A full bowl of bún quậy will have fish cakes, shrimps, squids, beef mixed with onions, peppers and sauce that creates a wonderful flavour. — VNS Photo Thu Hà
Hoàng Hồ and Thu Hà
I never imagined in my wildest dreams that I would be unable to satisfy my cravings for Vietnamese food in my home country.
Normally, if you want a bowl of phở (noodle soup), you just have to go out and get it, simple as that.
But the COVID-19 pandemic has changed everything, even the most basic things like eating outside.
Restaurants have closed down, leaving the only way order online, which for me pales in comparison to eating out.
Stuck inside, counting the days to finally say goodbye to the pandemic, I was thinking about all the food that I’d have savoured if it hadn’t been for these days of isolation.
My imagination has gone quite far, more than 1,700km to the southwest of the country, where having one of the most unique restaurants, which serves bún quậy (vermicelli with fish cake, shrimp cake, squid and beef).
In Phú Quốc, one of the most, if not the most beautiful island in Việt Nam, the restaurant Kiến Xây makes hundreds of vermicelli bowls per day, and they are widely recognised as a perfect combination of the country’s greatest resources: sea and land.
Diners have to be their own sauce bartender. — VNS Photo Hồ Hoàng
I may have last eaten it a long time ago, but the one-of-the-kind flavour is still wandering through my mind, making my mouth water.
The mixture of fresh fish cakes, shrimp and squid blended with onions, peppers and vermicelli is so wonderful that you can sense the richness of Việt Nam’s fisheries and agriculture in just one bowl.
“If you’re thinking of having a delicious bowl of vermicelli served right to your table, it’s not going to happen here,” said Lưu Thu Hà, my companion in the trip to Kiến Xây restaurant who has been to Phú Quốc many times and is a true fan of bún quậy.
Each bowl of bún quậy costs VNĐ50,000 at Bún Quậy Kiến Xây restaurant located at 28 Bạch Đằng Road, Dương Đông Town, Phú Quốc District, Kiên Giang Province.
'Quậy' In Vietnamese means 'stir', but it also means 'breaking the rules'. It's easy to understand the meaning behind its name.
Just like Hà said, no one will bring it to you beside yourself.
Finding a seat and waiting for the bell to ring are things most diners would do, but if you stand at the cooking counter which is right inside the entrance, you might thoroughly understand more about the word 'quậy'.
Waiting at the cooking counter, you can see your dish being prepared. — VNS Photo Hồ Hoàng
Since 1995, following the footsteps of the Kiến Xây’s founders from the centre of Việt Nam, bún quậy made its first mark in Phú Quốc at VNĐ2,000 per bowl.
About 25 years later, so many things have changed, the price has rocketed to VNĐ50,000, but the quality is still fantastic.
Perhaps it comes from their making diners serve themselves, allowing them to observe the cooking process, a major difference between Kiến Xây and other restaurants, or even between bún quậy and its ancestor Bình Định bún nước (water vermicelli).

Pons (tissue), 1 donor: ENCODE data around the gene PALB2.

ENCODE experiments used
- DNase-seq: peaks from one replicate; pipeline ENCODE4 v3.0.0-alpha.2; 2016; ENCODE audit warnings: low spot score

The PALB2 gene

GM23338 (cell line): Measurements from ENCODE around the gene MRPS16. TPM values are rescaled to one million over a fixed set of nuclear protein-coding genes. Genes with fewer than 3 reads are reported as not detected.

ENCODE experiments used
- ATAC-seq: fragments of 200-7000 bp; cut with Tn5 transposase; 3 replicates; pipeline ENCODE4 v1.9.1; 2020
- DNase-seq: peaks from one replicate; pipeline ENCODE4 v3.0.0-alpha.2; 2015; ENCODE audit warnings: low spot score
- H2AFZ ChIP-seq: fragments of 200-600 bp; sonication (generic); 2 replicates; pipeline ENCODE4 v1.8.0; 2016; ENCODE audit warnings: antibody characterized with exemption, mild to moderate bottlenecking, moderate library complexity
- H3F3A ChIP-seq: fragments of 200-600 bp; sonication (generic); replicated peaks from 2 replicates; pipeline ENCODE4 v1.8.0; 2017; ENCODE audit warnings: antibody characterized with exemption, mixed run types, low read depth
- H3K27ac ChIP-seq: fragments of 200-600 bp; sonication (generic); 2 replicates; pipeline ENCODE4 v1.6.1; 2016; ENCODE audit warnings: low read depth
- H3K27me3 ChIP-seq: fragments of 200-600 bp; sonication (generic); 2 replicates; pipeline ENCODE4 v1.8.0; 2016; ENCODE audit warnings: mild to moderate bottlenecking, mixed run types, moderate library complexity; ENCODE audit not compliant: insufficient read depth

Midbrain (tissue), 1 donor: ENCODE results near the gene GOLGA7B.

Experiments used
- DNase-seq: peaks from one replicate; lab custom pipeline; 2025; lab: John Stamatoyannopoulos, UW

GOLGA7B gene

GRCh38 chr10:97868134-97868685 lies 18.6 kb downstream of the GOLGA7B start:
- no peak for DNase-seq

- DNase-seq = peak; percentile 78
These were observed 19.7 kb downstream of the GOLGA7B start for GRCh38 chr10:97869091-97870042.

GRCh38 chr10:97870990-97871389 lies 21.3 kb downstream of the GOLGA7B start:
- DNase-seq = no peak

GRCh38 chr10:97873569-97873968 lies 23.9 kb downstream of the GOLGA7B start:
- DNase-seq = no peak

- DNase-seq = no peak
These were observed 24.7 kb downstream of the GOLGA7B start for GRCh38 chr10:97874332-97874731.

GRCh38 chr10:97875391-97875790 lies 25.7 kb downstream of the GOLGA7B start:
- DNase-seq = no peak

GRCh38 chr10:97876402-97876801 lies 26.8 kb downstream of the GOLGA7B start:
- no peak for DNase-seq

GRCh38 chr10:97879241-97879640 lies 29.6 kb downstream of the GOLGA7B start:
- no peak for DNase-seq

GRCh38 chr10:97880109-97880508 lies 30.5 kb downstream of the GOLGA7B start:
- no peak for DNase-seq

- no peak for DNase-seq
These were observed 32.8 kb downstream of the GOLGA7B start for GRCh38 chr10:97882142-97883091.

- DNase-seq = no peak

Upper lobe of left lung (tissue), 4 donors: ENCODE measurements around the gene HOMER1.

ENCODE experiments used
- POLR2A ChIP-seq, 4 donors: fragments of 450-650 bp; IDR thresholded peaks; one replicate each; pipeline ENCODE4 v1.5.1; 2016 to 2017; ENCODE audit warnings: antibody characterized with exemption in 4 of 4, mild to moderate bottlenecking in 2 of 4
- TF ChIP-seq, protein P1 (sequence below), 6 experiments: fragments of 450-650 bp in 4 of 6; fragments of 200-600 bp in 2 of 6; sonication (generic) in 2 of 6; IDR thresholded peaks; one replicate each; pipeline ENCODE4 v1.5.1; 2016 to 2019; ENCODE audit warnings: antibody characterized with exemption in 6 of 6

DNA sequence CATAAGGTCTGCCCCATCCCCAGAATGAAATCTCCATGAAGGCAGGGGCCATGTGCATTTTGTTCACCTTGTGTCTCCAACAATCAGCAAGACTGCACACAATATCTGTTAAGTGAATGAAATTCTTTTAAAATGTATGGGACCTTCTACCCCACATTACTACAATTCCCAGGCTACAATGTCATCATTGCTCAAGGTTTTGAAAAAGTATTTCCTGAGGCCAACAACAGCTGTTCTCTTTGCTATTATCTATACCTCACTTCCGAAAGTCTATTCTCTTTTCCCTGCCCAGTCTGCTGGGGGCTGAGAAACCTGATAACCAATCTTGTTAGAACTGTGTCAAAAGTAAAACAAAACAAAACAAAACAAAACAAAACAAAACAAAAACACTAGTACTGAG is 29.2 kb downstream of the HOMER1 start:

That was the first time I had witnessed vermicelli being made from rice flour, pureed, swirled into chunks and pressed into noodles and then go straight to boiled broth. It was completely different from any other restaurant in which the noodles are already cooked.
After the vermicelli, all the main ingredients, including fish cake, shrimp cake, squid and beef, which have to be raw and fresh, are carefully pounded and mixed with spices.
Mixing the vermicelli with one-third of the sauce will boost the taste to another level. — VNS Photo Hồ Hoàng
This is when it gets 'quậy', after being pounded, everything is stirred and blended in the bowl. Seconds later, the whole bowl will be flooded with broth from the vermicelli, making the seafood deliciously cooked.
Last but not least, chopped onions and pepper are put on top as a decoration, not only to make it look good, but it also plays an important role in stimulating your tastebuds.
“Not so fast! It isn’t the final step yet, if you forget about the sauce, it will never be completed," Hà reminded me, pointing her finger to the sauce making counter, where kumquats, salt, sugar, pepper and chilli were neatly placed in trays, waiting to be mixed to create an indispensable element of the dish.
“After having the sauce, here comes the final step: put one-third of the sauce bowl into your vermicelli and stir it evenly. That’s when you’re ready to taste the food with maximum sensation."
Following a connoisseur's guide is always the right decision.
The broth, after being enriched by the seafood and spices, combined with the sweet, salty, sour and spicy of the sauce, created an amazing flavour and aroma.
The ingredients by themselves, with fresh fish, shrimp and squid from Phú Quốc’s ocean, spices grown in the backyard of the restaurant and vermicelli made from the highest quality rice, were wonderful.
Just thinking the dish makes me want to book a flight to Phú Quốc.
If I had to make a list of what food I can’t wait to have again after this pandemic, bún quậy is definitely near the top. — VNS
Vermicelli coming directly from machine is one unique thing about Kiến Xây Restaurant. (Bún Quậy Phú Quốc). — VNS Photo Hồ Hoàng